The only way it could be difficult would be if I am not a frequent player of a particular genre of videogame, ie, handing an FPS to someone who primarily plays Wii Sports.

I'm taking liberties here, but from watching you, and listening to you, you seem to not be much of a fan of modern gaming, thus you keep it at arms length, making you more unfamiliar with it as a whole as it pertains to controls and the like.

With that said, your idea of "fewer buttons" would drastically cut down the abilities a player has in certain genres.

A simplistic scheme should be relative to simplistic games. Everything has a learning curve, but to declare that just because a few people aren't as adept in picking it up as others (whether new or old) makes it a "bad" thing is rather subjective.

Nevertheless I enjoyed your take on it.

Niels said...

A bit off-topic and for Bob:

What's going to happen to Episode 24 and 25, the shows that you used for the contest? Will you post them on YouTube or will give ScrewAttack you a page for these (and all future) episodes? And what about your YouTube account?

Alcibiades said...

The argument in favor of complicated control schemes is similar to the argument in favor of using complicated language. It isn't that they introduce a layer of skill in mastering the controls, but that complicated schemes are often necessary to communicate what the developers need to communicate- in much the same way that using large words is not in order to confuse people are make people consider how smart you are, but because complicated language communicates nuance that is impossible in simpler communication.

You're correct that complication of control schemes ought not be pursued for its own sake, but I think you're overestimating the extent to which complication is there unnecessarily.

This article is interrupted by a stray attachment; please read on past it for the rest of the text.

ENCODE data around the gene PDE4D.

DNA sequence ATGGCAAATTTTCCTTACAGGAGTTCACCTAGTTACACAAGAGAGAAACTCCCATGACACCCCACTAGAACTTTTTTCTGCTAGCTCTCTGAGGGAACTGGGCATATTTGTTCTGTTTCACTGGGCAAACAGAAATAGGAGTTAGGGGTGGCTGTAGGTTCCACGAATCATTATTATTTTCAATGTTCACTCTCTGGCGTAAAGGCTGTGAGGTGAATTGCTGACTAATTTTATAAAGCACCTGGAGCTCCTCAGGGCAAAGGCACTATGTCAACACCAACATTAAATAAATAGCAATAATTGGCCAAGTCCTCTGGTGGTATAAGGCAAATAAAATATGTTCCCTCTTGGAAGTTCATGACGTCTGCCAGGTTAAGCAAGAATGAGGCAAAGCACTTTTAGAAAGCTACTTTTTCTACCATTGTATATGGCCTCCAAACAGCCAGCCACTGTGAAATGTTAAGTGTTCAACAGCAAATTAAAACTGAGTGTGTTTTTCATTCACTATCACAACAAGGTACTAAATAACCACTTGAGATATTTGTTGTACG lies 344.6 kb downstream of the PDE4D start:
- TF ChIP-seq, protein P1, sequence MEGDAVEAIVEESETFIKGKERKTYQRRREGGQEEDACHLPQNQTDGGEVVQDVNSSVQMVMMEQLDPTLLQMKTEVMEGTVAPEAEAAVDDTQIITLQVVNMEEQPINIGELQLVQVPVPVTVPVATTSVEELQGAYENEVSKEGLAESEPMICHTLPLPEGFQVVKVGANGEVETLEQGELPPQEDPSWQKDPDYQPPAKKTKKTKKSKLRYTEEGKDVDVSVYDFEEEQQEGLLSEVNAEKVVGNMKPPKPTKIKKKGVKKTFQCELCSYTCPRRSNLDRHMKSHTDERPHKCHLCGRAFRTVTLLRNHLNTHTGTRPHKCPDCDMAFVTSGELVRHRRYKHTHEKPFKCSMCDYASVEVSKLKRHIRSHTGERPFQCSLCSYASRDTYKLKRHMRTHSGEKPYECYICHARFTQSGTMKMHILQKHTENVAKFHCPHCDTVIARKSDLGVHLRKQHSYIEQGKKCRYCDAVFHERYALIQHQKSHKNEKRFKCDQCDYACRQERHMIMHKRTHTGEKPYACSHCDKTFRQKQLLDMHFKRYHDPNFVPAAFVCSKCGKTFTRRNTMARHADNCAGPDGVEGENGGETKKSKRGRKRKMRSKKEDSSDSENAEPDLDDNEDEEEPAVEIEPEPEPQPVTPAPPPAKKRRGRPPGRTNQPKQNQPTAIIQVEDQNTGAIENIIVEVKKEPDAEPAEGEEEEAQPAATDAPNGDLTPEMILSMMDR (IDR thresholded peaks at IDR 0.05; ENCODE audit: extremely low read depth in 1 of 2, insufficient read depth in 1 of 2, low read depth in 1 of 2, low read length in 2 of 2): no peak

Gabriel said...

I'm probably going to get some shit for this, but while I agree with most of the points made in this video, I disagree with you on one point: Camera controls.

Having a camera that you can control at will is something that most semi-competent game designers have included since SM64 because it allows players to choose an angle that they are comfortable with at any point in the game. If you're not going to include a controllable camera in a third-person shooter, don't bother having a third person perspective, just make it another FPS because a good part of the screen will be taken up by your own damn character. Mass Effect had this problem, and making it the standard would just be idiotic.

Also, while you make good points on game designers using way too many buttons in their control schemes, there's also the danger of going too far in the opposite direction and assigning way too many functions to a single button. I can't think of any examples off the top of my head, but there has got to be games out there that are guilty of this.

Anyways, wall of text over. Flame away!

Blake said...

I just wanted to post before we got "But MovieBob, Ocarina used 3 C Buttons WTF man????"

Excellent post. I don't personally really mind developers using all the buttons if they (A) map them intelligently or {B} make them remappable. That was one of the best things about The Conduit for the Wii; I personally use their control scheme and resize the dead zone to my liking. If you don't like it, guess what? You can change 99% of the controls in the game (Nunchuck shake throws grenades and Wiimote shake melees; sorry guys).

Placing the movement on the right Control Stick when you have to use all of those buttons on the right to do all your other stuff is REALLY REALLY stupid design. How did play testing not nix that from the start? /shrug I won't be getting this game that's for sure.

Great vid; hope to see more soon.

nightbringer117 said...

greetings moviebob, first of all congratulations on your first video as a screwattack feature, I'm a big fan of both screwattack and game overthinker.

But I post today with a request, I'm chinese and I downloaded one of your videos on youtube, translated it and posted up a chinese game forum, within 24 hours I received 12 pages of replies. Without doubt your video was quite successful even in foreign countries. Many posters have requested me to post more videos of yours. And I wanted to translate a few of your more recent videos, especially the one concerning violence since video game is still quite a new medium to my country. But now that you've moved to screwattack, I am no longer able to download your videos. So if you're fine with it, can you post your newer videos onto youtube for me to access so that I can spread your opinion to farther places? Or if it's possible, send the video to me, I guarantee I will not take the product as my own, if you're uncomfortable with this I can stop translating all together. Please contact me via e-mail, I would be very grateful if I can have a chance to hone my english skill as well as spread your thoughts as the game overthinker.